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Brihadisvara Temple, Thanjavur

Brihadeshwara Temple, Thanjavur
Brihadeshwara Temple, Thanjavur

Brihadisvara temple is a peerless piece of architecture and a remarkable Hindu temple built in between 1003 and 1010 AD by the Tamil ruler, Raja Raja Chola I on the southern bank of river Kaveri in Thanjavur, Tamil Nadu. Locally also familiar as Rajarajeswaram which literally means, “the temple of the god of Rajaraja” or Peruvudaiyar Kovil, it’s one of the largest temples in the South and is a masterpiece of Dravidian architecture. The temple is predominantly related to Shaivism but proofs of Vaishnavism and Shaktism can be witnessed. Though the main temple ages back to the 11th century, mandapam and monuments were added in the following centuries. This thousand-year-old temple is now part of the UNESCO World Heritage Site adding to its exceptional historical and cultural value.

The vimana tower which is up to 216 feet tall above the temple is a huge attraction and is one of the tallest in South India and one of the tallest structures in the world when it was built. The temple also has one of the largest Shiva Linga in India and a brass monument of Nataraja- Shiva as the lord of the dance. The magnificent Nandi statue is another attraction in this place. Standing two-meter tall, six-meter in length and two-and-half meters in width weighs almost 200 tonnes which is a lot considering that it was sculpted from a single stone. The architectonics of the tower is so brilliant that it never casts it’s own shadow on the ground at noon which remains a mystery. It’s also really astonishing how the temple was built entirely from granite which almost weighs 130,000 tons and there is no sign of granite within a 100-mile radius around the temple site. Looks like nothing could kill the king’s will power to build this structure.

The topmost structure called the vimana almost weighs 80 tons and is made up of a single stone. Nobody can tell you how it got up there on the 216 feet tall tower. There are several musical pillars, which make different sounds when taped, at the temple. Mandapas (worship chambers), an Antarala (antechamber) and Dvarapalas (guardian figures) are also present. The temple is one of the most visited places in South India and can be reached by road from all major cities and also by rail. It is also approachable by air till Trichy and then by road. Upon visiting you will realize the brilliance richness of South Indian architecture.

Idly Rice

par boiled rice

There are hundreds of varieties of rice grown around the world. Rice is a staple not only in India but also in the middle east and parts of the Mediterranean. It is widely used in various forms of food. Rice originated in India, and it is first mentioned in Yajur Veda (1500-800bc) and frequently referred in Sanskrit texts.

Rice is often directly associated with prosperity and fertility; hence there is a custom of throwing rice at newly-weds. In India, rice is also the first food for newborn babies when they start eating solids or to husband by his new bride, to ensure they will have children. In BALI, rice is used as a blessing in religious ceremonies.

Preparation – 

Idli rice is generally parboiled rice used for mainly making idly’s. Rough rice that has gone through a steam-pressure process before milling. This procedure gelatinises the starch in the grain and ensures a firmer, more separate grain. Parboiled rice is often preferred for extra fluffy and separate cooked rice, and also is used to make a variety of pancakes, cakes and snacks. The grains do not stick together when cooked, and it is favourite in India as the grains hold together without breaking or disintegrating when mixed with various curries.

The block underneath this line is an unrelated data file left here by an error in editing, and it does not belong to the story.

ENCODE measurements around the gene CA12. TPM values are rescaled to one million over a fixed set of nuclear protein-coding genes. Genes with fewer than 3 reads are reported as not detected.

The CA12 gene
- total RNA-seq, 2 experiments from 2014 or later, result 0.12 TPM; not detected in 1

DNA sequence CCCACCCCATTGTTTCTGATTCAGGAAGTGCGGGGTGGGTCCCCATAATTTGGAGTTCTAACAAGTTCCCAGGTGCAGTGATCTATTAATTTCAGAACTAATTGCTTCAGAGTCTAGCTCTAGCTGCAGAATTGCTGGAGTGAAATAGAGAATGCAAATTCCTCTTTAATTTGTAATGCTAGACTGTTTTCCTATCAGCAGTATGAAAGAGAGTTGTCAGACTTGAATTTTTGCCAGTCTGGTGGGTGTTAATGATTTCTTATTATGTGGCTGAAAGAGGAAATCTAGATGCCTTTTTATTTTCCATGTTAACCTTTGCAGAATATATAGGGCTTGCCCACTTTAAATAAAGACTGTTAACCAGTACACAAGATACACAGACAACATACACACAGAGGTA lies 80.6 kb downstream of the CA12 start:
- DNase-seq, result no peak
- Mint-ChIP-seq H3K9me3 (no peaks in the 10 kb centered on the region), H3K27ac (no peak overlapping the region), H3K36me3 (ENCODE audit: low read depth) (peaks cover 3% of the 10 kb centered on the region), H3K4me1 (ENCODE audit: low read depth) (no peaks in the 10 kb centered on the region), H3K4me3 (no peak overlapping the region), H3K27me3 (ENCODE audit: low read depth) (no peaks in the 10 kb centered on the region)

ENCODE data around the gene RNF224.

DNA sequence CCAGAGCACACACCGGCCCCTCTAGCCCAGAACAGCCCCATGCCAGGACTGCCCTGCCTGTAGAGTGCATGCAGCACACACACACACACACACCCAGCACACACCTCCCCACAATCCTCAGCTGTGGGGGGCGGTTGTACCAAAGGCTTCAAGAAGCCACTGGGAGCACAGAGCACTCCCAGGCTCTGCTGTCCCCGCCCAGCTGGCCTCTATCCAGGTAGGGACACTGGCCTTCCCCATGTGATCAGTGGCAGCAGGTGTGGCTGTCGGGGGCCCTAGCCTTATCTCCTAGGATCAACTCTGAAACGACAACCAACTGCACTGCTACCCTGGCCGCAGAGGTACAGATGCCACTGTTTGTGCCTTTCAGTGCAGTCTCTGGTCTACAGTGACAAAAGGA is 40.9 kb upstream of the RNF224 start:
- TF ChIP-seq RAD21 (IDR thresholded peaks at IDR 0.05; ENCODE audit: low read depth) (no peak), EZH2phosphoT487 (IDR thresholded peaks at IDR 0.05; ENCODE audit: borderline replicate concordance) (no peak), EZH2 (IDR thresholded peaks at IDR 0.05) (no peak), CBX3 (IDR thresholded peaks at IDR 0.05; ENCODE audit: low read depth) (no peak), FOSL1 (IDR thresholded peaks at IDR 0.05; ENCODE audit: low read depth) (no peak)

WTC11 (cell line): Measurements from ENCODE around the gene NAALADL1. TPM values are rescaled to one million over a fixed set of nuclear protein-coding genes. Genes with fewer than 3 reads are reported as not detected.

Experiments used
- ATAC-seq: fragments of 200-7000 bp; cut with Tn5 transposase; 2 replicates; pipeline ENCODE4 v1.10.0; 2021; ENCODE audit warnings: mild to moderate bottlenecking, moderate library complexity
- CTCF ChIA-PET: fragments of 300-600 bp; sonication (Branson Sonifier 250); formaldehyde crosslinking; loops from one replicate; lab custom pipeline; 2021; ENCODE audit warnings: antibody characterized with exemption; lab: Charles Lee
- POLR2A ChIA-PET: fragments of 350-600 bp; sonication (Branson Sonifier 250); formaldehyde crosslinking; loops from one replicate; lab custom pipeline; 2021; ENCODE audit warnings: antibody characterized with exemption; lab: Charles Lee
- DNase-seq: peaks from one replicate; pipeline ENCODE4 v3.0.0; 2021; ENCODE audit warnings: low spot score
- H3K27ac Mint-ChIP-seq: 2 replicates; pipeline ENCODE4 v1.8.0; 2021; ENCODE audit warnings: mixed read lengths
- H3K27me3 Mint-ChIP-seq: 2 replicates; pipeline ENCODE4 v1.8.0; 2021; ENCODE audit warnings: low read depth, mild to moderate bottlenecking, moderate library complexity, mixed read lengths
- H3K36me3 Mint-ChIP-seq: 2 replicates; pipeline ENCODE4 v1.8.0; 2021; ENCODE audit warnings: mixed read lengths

In India, the original par-boiled rice is used along the Southern coasts, where the process of boiling the rice before husking and milling makes the grains tough and indestructible, and pushes the B complex vitamins into the inner kernel. Generally, parboiled rice is also aged rice and is believed to taste better and retain more nutrition. This rice is used for everyday eating in the South. It is said that it tastes best for Idli, and some prefer it for Pongal. So good quality parboiled rice, which is specially processed for making idly’s is sold as Idly Rice in Indian Grocers. Parboiled rice or idly rice is called as puzhungalarisi in Tamil.

Benefits of Parboiled Rice

Parboiled rice might sound like it’s precooked, but it’s not. Instead, it’s processed quite differently from other types of rice. The resulting grain is cooked and served just as you would white or brown rice. However, because of the special processing, parboiled rice is a better source of fiber, calcium, potassium and vitamin B-6 than regular white rice.

a) B Vitamins

Parboiled rice is especially rich in niacin, providing 4 milligrams, or 23 percent of the recommended daily intake in 1 cup of cooked rice. You’ll also get 19 percent of the daily intake of vitamin B-6. These values are about double the amount you would get from non-enriched white rice. Your body needs B vitamins to metabolize food into energy, but they also fill other roles, such as helping make hormones and neurotransmitters. Vitamin B-6 removes the amino acid homocysteine from your bloodstream by turning it into other substances. This might help keep your heart healthy; high levels of homocysteine are associated with an increased risk of cardiovascular disease.

parboiled rice

b) Minerals

One cup of cooked parboiled rice supplies 2 to 3 percent of the recommended daily intake of calcium, iron, magnesium and potassium. You’ll get a slightly bigger boost of zinc, with 1 cup containing 0.58 milligrams of zinc. That amount represents 5 percent of men’s and 7 percent of women’s daily needs. Zinc performs vital roles throughout your body, from forming the structure of proteins to regulating DNA. If you don’t get enough zinc, your immune system becomes impaired; it needs zinc to produce the cells that fight bacteria and infection

Why Para Boiled Rice? 

We know that parboiled rice which looks shinner and smaller in grain size is used for idly making it is widely preferred over normal rice because Idlis are so soft when made with this rice they are said to be as soft as jasmine. Cooking time is also less when the batter is prepared with this rice. As this kind of rice is not fully polished this is very good for health.